On top of the global disaster statistic that has been recorded by GAR 2015 for the period 2005-2014, it also providing country level assessment report for the government and relevant administration to plan ahead and taking preventive measured to reduce the disaster risk in their own country.
Based on the Malaysia profile in Global Assessment Report on Disaster Risk Reduction 2015, although we are not among the top country that expose to severe and frequent disasters, however, the economic lost from disaster and its future trend cannot be negligible.
Based on the Frequency of Disaster Event in Malaysia for the period 1990-2014, the most frequent disaster that occurring in Malaysia is Flood (62.5%), followed by Storm (12.5%), Landslide and Wildfire consist of 8.3% respectively. Interestingly, Earthquake covered about 2.1% of the total disaster recorded for the last 15 years.
Although flooding is the major disaster in Malaysia, but the highest mortality from disaster is actually caused by Storm (39,9%), flooding (24.1%), and landslide (13.9%).
In terms of economic lost, flood causing almost 60% of the total economic lost caused by the disaster. Followed by earthquake (23.4%), wildfire (14.1%) and storm (2.5%). In Malaysia, in average there are two disaster events happening annually with mortality rate of 10 deaths and economic lost of $127 million USD per annul.
Probabilistic Risk Study of Disaster in Malaysia
Flooding stays as the most risky natural disaster in Malaysia with estimated annual lost of $1.2 Billion USD, followed by Earthquake $10 million USD, Tsunami $5.5 million USD and lastly storm surge $0.5 million USD. Based on the probabilistic risk analysis result from GAR 2015, the risk of earthquake damage should be taken seriously looking into immediately as Malaysia is surrounded by the ring of fire and there are increasing recorded earthquake activity occurred locally.
The Average Annual Loss is the expected loss per annum associated to the occurrence of future perils assuming a very long observation timeframe. It considers the damage caused on the exposed elements by small, moderate and extreme events and results a useful and robust metric for risk ranking and comparisons.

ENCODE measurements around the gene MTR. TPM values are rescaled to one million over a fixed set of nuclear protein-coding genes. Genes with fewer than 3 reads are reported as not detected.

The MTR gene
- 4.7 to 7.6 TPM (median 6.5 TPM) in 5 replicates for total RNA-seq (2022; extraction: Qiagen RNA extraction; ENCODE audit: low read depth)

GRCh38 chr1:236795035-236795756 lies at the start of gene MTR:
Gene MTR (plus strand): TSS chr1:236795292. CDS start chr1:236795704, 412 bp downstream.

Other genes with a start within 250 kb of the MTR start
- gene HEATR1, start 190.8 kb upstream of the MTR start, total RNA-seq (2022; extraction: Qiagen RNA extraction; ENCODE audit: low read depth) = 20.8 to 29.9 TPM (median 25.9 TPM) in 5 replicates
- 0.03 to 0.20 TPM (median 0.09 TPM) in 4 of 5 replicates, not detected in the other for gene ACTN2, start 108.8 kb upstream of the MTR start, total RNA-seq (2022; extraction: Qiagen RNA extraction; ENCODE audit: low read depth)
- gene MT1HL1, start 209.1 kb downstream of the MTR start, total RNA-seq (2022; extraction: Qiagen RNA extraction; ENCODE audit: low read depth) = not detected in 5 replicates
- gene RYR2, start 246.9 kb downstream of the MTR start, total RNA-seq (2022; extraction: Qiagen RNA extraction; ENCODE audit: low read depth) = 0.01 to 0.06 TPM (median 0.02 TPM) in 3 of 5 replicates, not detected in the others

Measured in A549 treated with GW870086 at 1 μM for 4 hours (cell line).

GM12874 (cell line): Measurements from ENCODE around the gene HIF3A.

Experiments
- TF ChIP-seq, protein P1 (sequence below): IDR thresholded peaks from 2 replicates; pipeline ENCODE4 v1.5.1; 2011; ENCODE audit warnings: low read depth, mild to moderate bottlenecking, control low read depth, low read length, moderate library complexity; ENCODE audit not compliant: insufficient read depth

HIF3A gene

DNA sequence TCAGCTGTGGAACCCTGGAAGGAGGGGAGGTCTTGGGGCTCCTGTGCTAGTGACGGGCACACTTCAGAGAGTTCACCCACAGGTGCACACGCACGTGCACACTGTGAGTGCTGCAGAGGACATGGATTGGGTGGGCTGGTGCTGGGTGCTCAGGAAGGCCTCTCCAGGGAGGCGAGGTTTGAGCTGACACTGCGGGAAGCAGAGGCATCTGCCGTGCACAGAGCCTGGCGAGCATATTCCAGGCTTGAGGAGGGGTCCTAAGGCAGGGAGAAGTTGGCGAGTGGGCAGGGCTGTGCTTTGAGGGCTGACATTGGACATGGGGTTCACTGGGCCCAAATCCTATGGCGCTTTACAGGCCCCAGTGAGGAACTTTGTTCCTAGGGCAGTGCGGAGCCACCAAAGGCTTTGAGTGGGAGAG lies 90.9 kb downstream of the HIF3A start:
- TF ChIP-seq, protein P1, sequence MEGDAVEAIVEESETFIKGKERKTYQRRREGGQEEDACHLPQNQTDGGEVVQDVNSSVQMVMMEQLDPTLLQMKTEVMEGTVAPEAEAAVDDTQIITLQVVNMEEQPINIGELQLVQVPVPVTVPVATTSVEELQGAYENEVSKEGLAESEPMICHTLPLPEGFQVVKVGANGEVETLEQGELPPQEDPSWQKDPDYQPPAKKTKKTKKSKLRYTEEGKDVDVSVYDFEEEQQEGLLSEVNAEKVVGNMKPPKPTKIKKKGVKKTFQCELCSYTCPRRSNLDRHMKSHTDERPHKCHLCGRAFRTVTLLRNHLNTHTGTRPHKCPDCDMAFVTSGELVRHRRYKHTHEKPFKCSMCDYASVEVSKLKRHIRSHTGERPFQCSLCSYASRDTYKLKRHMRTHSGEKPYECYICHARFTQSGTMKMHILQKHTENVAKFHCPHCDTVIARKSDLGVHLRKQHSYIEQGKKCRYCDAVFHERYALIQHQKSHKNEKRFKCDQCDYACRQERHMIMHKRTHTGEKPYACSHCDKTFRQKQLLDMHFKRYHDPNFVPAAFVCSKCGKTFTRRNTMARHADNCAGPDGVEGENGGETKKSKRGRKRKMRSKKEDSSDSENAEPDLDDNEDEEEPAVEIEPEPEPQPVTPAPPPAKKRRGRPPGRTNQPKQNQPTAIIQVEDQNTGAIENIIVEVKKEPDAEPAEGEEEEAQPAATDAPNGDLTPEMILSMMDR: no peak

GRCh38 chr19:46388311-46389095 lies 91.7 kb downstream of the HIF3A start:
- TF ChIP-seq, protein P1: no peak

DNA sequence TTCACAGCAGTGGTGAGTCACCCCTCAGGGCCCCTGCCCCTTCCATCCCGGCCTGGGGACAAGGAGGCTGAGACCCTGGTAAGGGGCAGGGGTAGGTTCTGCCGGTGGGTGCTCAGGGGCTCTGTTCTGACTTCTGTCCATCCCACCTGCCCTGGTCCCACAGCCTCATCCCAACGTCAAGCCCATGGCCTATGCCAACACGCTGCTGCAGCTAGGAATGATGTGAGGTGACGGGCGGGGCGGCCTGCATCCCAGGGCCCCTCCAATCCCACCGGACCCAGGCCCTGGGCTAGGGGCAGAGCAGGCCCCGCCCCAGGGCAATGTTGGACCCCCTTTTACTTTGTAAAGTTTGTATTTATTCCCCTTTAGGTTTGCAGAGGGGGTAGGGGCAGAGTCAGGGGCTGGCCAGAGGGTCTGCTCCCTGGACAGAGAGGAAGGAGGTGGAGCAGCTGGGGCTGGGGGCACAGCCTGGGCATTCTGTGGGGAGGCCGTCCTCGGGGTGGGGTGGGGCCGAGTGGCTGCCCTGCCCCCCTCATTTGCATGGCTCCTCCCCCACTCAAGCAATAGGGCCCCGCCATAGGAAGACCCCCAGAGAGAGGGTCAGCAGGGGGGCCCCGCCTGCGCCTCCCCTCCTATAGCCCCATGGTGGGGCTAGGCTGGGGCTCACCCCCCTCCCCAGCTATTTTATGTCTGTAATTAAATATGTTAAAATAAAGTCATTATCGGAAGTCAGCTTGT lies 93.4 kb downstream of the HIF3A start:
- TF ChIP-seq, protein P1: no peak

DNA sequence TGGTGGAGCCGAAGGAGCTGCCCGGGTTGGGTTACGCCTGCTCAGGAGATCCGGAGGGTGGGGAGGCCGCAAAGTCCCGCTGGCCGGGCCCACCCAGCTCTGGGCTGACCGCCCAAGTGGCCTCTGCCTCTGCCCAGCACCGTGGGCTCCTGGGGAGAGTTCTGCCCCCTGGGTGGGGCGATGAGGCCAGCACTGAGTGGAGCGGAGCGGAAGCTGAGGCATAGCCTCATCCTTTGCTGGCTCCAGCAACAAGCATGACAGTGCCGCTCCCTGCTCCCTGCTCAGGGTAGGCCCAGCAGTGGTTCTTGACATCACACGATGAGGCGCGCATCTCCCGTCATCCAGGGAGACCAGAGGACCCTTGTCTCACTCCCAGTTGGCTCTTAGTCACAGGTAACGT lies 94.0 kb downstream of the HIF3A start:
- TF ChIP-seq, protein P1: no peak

AAL Flood results are provisional. These results give an overview of the risk associated with river flooding. Factors other than the depth of the water also have a considerable influence on loss, which means that there is greater uncertainty compared with other hazards.
Risk and development implications index. This index is useful to provide a ranking of the countries based on the ratio of the expected Average Annual Loss (AAL) with relation to a set of relevant macroeconomic, financial, and social development variables. It attempts to reveal the weight of the AAL with respect to the social expenditure, the capital formation (domestic investment) and reserves (financial capacity), and the produced capital or capital stock (assets at risk) and savings (treasury) of each country. It reflects, in adverse conditions, growth and social constraints for the country as a result of potential future disasters.
The fiscal portfolio is composed by the government buildings, public education and health buildings, and low income residential private buildings.
Probable Maximum Loss
Based on the GAR 2015 Probable Maximum Loss, Malaysia is facing great threat from the returning earthquake of 20 years. For tsunami hazard, centennial returning tsunami like the 2004 Indian Ocean Tsunami posses the real threat. However, the threat returning flooding event result is not shown in the following table.
One of the interesting finding is GAR2015 shows there is a Volcano in Malaysia without more details information about it.